Obstacles to Historical Scholarship

The question of whether academic scholarship should be accessible to all is a complicated one. In his article, “Should Scholarship be Free?,” Roy Rosenzweig posits that it should and I agree. It doesn’t make sense that only those who can afford to pay for access to databases or are affiliated with academic institutions are able to read the latest historical findings and research. There is no way of knowing how much the restriction of information has stifled new insights and interpretations, but there is no doubt that this is the case. The problem with free scholarship is funding. Research and publications need to be supported financially and that is where journal subscription fees come in. Rosenzweig puts forth multiple suggestions for how to handle the money issue, including allowing partial access to journals so that at least articles can be viewed and creating journals that only exist electronically to cut costs associated with printing them. Considering that the value of studying history is no longer universally accepted in this country, it’s extremely important that those who are still interested in the endeavor should have all the resources required to accomplish it.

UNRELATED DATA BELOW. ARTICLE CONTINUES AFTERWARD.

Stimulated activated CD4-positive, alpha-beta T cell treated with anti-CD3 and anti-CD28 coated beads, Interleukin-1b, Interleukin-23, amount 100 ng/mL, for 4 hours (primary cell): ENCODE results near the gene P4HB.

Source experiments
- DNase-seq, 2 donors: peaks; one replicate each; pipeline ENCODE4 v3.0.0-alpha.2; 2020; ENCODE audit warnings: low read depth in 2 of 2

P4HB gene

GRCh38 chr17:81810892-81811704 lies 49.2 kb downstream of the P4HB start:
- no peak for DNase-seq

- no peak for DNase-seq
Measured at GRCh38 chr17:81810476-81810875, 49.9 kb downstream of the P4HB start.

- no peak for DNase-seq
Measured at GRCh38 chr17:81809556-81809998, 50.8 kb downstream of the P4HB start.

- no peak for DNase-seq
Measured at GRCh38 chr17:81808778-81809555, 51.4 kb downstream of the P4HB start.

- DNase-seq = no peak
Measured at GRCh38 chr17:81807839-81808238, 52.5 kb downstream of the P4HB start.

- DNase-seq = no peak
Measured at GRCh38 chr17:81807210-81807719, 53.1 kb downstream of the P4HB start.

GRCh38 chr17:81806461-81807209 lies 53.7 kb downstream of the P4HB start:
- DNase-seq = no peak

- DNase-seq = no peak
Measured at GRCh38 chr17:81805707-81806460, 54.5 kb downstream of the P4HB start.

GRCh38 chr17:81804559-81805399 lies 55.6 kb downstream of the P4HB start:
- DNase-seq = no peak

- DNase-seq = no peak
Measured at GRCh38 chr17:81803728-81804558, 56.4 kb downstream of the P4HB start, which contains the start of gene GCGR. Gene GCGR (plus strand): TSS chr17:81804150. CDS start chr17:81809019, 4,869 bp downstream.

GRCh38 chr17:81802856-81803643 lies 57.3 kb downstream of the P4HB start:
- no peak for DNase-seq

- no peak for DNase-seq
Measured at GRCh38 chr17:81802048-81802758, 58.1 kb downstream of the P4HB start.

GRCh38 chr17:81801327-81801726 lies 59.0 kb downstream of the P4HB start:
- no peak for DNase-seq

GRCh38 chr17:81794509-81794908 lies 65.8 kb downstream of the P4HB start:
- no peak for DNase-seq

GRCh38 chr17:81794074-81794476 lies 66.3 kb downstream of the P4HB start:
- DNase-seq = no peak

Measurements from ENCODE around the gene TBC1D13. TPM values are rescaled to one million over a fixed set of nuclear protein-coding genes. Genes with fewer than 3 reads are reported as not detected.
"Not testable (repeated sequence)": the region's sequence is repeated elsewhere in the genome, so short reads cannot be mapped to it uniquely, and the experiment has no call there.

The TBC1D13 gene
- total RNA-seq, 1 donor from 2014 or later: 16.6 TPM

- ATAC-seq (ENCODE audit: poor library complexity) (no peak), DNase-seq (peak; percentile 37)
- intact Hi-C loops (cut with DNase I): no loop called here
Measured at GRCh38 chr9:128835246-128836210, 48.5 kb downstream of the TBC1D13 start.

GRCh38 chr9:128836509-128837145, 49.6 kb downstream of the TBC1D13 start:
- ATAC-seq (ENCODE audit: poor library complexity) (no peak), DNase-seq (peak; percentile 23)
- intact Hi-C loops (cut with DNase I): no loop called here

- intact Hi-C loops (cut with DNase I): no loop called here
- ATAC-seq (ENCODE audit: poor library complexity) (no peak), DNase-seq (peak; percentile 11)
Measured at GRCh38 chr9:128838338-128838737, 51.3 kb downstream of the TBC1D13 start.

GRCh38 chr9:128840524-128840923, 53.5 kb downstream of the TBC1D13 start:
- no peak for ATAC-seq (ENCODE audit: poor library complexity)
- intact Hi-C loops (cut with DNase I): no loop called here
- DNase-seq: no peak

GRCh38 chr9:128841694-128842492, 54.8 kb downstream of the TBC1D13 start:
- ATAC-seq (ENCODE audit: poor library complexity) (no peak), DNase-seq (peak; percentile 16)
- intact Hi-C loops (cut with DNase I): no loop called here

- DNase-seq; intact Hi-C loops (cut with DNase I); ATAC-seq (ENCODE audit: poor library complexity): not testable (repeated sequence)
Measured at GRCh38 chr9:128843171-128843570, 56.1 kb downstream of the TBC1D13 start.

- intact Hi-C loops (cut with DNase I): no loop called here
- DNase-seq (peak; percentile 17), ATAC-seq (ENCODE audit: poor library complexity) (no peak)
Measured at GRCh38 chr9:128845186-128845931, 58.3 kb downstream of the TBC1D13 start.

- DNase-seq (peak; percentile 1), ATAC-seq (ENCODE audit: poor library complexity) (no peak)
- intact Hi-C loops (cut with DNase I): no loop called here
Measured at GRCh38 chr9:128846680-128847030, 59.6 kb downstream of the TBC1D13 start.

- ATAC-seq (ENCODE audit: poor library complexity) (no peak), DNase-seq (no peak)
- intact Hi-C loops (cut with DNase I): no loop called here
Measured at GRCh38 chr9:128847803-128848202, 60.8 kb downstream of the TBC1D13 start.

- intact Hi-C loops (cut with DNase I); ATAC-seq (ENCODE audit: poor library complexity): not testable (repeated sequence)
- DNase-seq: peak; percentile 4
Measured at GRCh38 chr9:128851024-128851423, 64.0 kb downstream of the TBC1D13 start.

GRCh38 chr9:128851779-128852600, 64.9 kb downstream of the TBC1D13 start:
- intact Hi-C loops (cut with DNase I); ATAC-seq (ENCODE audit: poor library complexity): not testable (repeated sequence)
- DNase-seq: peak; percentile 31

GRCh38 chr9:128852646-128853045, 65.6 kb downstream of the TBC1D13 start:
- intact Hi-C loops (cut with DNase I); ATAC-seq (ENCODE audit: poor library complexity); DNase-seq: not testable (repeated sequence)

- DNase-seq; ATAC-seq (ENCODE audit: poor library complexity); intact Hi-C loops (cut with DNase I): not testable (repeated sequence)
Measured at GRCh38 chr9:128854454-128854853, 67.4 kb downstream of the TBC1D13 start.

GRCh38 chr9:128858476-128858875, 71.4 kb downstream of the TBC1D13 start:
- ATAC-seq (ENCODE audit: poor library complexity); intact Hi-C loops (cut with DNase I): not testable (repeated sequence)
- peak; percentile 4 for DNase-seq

Something that can also restrict the dissemination of historical research is copyright law. While established to protect creative output, it can hamper scholarship. In general, it is important to obtain permission when using another’s intellectual property. However, it is vitally important to understand when permission is not required because something is covered under fair use or because a copyright has lapsed or does not apply. Because this is murky territory and no one wants to be sued, many people err on the side of caution, meaning asking permission even when it is not necessary. However, the concept of fair use needs to be affirmed and expanded or it will be lost. Some intellectual property is part of public domain and needs to be treated as such. Unfortunately, some people (and lawyers) become overzealous with copyright law and think that they can deny use even when they have no right, which is why historians need to familiarize themselves with the basics of copyrights. In “Pushing Back Against Legal Threats by Putting Fair Use Forward,” Jeffrey Young describes two professors who have put out guides to fair use and copyrights. Although for a digital historian, it would be fairly easy to rectify a copyright infringement as a website can be easily updated, these kinds of guides would improve historical scholarship in both print and digital media. Historians should be well-informed in copyright law but must be willing to take risks in order to produce the best scholarship possible.


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